Several development videos can be found on my Project Universe Playlist on YouTube
After having recovered some work I lost on Friday, I opted to put the programming aside for the weekend. By Sunday, however, I was thinking about what I could do that wasn’t programming. While I’m an OK developer, I absolutely suck at the art that I’m going to eventually need for this project. I have a few options, though. I could scour the Unity Asset Store and buy stuff. I have done that to a degree already, with Space for Unity and a few packages for particle effects, but the downside to that is that what’s available to me is available to everyone, and that runs the risk of making the project look like it came from a starter kit. I could hire an artist to make stuff for me. When it comes to hobbyist game development, there’s no shortage of developers, but there’s a black hole where artists should be. It’s easier for artists to make stuff and sell it through the Asset Store, and with so few bodies on-call, I’m sure they can pick and choose their work and charge what they need. I don’t know what that would cost, but considering I have a budget of $0, I don’t think I could find anyone in my price range.
I’m not a terrible artist, mind you, but doodling stuff as a past-time doesn’t come anywhere near the skills needed to create 3D art for a video game. But nothing ventured, nothing gained, so I downloaded Blender again (because free) and signed up for the subscription to BlenderCookie.com again (sadly, I had a sub before, but didn’t even use it). I went through their Intro to Blender tutorial (also free), and then engaged a two part tutorial on making a fuzzy burlap elephant. At the hands of a professional, it wasn’t all that difficult. However, that’s a specific case; nothing is difficult when your hand is being held throughout the proceedings. The real challenges are legion:
Everything is daunting when you approach it with little to no knowledge of it. There’s so much to learn, including the most basic baby steps (i.e. the tedious parts), even before you can think about making anything interesting or useful. Meanwhile, there’s a world of professional output out there that serves both as an inspiration and a trap: work hard and some day you’ll be able to render like the pros. Try jumping the gun to render like that, and you’ll get tangled up in frustration, miss a lot of the foundation needed to be able to work independent of tutorials, and end up quitting the entire process.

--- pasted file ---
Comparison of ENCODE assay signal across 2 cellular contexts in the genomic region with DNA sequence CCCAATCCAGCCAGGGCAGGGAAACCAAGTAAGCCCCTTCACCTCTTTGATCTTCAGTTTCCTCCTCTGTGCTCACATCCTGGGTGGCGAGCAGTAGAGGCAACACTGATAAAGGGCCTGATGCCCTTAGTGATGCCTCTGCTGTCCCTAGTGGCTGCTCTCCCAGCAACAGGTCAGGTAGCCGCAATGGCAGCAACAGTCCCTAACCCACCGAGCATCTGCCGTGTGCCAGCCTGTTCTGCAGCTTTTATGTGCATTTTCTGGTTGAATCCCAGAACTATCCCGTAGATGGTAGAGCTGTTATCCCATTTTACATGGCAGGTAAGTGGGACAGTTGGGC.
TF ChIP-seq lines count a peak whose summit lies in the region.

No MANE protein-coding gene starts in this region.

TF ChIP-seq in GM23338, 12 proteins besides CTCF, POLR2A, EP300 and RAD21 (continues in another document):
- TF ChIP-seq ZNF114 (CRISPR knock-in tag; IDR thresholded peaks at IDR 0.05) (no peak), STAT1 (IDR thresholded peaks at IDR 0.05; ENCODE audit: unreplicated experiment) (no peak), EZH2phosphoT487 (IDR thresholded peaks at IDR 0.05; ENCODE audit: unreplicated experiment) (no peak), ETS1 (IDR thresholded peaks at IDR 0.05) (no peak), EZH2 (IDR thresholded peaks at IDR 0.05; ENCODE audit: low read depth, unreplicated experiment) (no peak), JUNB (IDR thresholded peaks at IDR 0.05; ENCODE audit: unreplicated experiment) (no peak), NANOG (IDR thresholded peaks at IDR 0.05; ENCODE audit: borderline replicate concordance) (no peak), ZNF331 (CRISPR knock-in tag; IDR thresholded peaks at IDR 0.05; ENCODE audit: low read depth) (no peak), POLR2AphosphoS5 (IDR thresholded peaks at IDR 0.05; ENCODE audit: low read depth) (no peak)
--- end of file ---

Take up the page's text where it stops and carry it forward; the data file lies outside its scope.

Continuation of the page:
The last step, then, is to stick with it. I keep up with my development skills because it’s also my day job (not game development, sadly), but why the heck would I need to render a fuzzy elephant on command? It has to be something that I end up doing just for the sake of doing, which I can totally do…but like anything else in adult life, I have to make time to do it.
Filed under “From Left Field”:
UnityVS is an app that allows Unity developers who use Visual Studio to live-debug Unity scripts. Right now, developers can attach Monodevelop to the Unity.exe process, but Monodevelop lags behind VS in features and stability.
I’m very excited about this, as I prefer to use VS when working with Unity. I’ve had to jump back and forth between VS and Monodevelop for general development and debugging abilities, and have then had to grump my way through the weird and sometimes unresponsive break point system in Monodevelop.
UnityVS is going to be released for free from Microsoft once they get the branding and licensing agreements re-worked.
I really like Playmaker for Unity. It can shave off a lot of time when developing, but I’ve recently found that it’s not omnipresent.
Due to a — confusing mishap — I’ve gone back in time to a previous code base in which I’ve scrapped my scenes except for the initial main menu screen (new game, load game, load base data). That means I’ve had to re-create the initial post-menu scene from scratch, including player motion and the station trigger system.
I wanted to replicate my earlier design, but because of previous refactoring, I found that Playmaker was having a hard time getting references to scripts on !=Enabled objects when the Playmaker script was placed on an object in a prefab. I wanted to make the docking trigger a prefab so I could just drop it in there, but it wouldn’t see the UIManager script I needed in order to display the docking prompt (the docking prompt was !=Enabled).
So I decided to put Playmaker aside for the moment and get back to scripting. The triggering isn’t difficult. There’s events for Enter, Exit, and Stay, and I need all of them: Enter to display the prompt, Exit to hide it, and Stay to listen for the “F” key to dock. I put this script on the sphere trigger, set the collider to Is Trigger, hide the mesh, and it’s all done.
I think this is going to end up being more powerful, because now I can make special cases for NPCs that will be entering the trigger sphere. Should an NPC path take them into a sphere, they are considered to be docking as well. They should “vanish” to show that they’ve docked, and should “reappear” when it’s time for them to leave. I should be able to handle that with the trigger script, whereas with Playmaker that functionality would be more obfuscated and difficult to keep track of.